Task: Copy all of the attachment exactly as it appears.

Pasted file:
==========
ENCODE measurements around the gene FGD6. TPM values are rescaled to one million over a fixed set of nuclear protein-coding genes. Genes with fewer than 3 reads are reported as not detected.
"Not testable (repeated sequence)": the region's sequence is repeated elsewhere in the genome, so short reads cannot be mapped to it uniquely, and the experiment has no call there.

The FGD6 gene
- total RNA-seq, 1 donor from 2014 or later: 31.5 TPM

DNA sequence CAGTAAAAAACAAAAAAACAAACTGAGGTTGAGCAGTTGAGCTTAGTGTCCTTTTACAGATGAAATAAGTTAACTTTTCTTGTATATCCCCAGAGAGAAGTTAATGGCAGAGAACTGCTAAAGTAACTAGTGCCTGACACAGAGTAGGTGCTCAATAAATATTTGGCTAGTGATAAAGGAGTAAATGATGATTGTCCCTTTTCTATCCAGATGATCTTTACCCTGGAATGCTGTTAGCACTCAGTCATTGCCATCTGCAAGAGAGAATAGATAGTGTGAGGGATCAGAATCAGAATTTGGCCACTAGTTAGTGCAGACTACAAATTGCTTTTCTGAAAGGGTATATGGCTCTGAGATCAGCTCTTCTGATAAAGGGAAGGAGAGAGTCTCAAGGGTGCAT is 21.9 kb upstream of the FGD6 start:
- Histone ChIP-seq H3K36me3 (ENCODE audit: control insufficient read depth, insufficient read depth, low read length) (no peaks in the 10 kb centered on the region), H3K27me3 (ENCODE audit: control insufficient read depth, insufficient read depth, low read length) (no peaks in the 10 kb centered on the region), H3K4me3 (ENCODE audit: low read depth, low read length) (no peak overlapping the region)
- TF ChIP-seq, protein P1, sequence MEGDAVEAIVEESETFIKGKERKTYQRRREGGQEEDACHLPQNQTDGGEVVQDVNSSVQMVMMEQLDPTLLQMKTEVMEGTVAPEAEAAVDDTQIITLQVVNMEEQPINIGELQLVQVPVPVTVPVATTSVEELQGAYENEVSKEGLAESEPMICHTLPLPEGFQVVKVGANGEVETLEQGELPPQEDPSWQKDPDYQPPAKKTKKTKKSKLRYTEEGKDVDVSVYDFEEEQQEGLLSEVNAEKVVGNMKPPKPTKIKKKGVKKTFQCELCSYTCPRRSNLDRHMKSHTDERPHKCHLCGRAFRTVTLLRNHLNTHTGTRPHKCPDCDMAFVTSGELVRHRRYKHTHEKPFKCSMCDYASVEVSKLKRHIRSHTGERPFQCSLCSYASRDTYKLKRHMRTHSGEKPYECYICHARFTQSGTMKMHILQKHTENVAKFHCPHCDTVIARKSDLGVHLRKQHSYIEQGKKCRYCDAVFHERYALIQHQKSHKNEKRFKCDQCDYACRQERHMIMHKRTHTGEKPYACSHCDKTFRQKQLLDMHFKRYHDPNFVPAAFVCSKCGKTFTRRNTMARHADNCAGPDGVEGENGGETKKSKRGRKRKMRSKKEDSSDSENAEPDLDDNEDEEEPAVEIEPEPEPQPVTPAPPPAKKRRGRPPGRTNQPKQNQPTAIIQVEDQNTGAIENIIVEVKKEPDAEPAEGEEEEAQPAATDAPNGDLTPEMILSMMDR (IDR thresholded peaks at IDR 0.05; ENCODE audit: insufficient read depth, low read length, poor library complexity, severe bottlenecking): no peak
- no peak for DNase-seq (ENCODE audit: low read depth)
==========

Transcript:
ENCODE measurements around the gene FGD6. TPM values are rescaled to one million over a fixed set of nuclear protein-coding genes. Genes with fewer than 3 reads are reported as not detected.
"Not testable (repeated sequence)": the region's sequence is repeated elsewhere in the genome, so short reads cannot be mapped to it uniquely, and the experiment has no call there.

The FGD6 gene
- total RNA-seq, 1 donor from 2014 or later: 31.5 TPM

DNA sequence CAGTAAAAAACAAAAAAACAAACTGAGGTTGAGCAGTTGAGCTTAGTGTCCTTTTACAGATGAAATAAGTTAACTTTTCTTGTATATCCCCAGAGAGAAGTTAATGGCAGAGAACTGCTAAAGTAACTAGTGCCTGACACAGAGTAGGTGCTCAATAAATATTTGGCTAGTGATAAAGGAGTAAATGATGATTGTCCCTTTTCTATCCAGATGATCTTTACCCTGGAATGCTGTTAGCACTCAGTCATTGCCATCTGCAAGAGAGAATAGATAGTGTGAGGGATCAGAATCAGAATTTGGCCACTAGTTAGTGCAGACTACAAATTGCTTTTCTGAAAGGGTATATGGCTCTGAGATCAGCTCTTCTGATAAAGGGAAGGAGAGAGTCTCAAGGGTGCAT is 21.9 kb upstream of the FGD6 start:
- Histone ChIP-seq H3K36me3 (ENCODE audit: control insufficient read depth, insufficient read depth, low read length) (no peaks in the 10 kb centered on the region), H3K27me3 (ENCODE audit: control insufficient read depth, insufficient read depth, low read length) (no peaks in the 10 kb centered on the region), H3K4me3 (ENCODE audit: low read depth, low read length) (no peak overlapping the region)
- TF ChIP-seq, protein P1, sequence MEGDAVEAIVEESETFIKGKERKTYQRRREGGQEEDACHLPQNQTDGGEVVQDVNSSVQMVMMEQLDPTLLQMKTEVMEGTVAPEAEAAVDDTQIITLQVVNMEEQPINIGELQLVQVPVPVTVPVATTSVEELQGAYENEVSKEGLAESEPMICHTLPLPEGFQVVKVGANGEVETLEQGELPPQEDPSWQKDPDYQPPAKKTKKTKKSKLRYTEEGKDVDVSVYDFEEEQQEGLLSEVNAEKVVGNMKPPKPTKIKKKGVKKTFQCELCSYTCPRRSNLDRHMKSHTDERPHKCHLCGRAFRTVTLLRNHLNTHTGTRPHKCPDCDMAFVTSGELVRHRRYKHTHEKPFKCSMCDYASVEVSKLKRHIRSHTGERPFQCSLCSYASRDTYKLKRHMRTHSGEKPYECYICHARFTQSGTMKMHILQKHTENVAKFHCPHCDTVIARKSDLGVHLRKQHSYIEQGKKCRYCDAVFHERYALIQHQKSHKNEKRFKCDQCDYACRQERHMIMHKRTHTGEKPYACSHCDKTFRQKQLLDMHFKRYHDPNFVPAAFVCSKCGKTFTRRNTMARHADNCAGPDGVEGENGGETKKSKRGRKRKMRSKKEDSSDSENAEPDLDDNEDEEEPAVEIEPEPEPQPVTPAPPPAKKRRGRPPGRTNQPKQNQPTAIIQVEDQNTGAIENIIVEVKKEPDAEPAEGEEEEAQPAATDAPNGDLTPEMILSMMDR (IDR thresholded peaks at IDR 0.05; ENCODE audit: insufficient read depth, low read length, poor library complexity, severe bottlenecking): no peak
- no peak for DNase-seq (ENCODE audit: low read depth)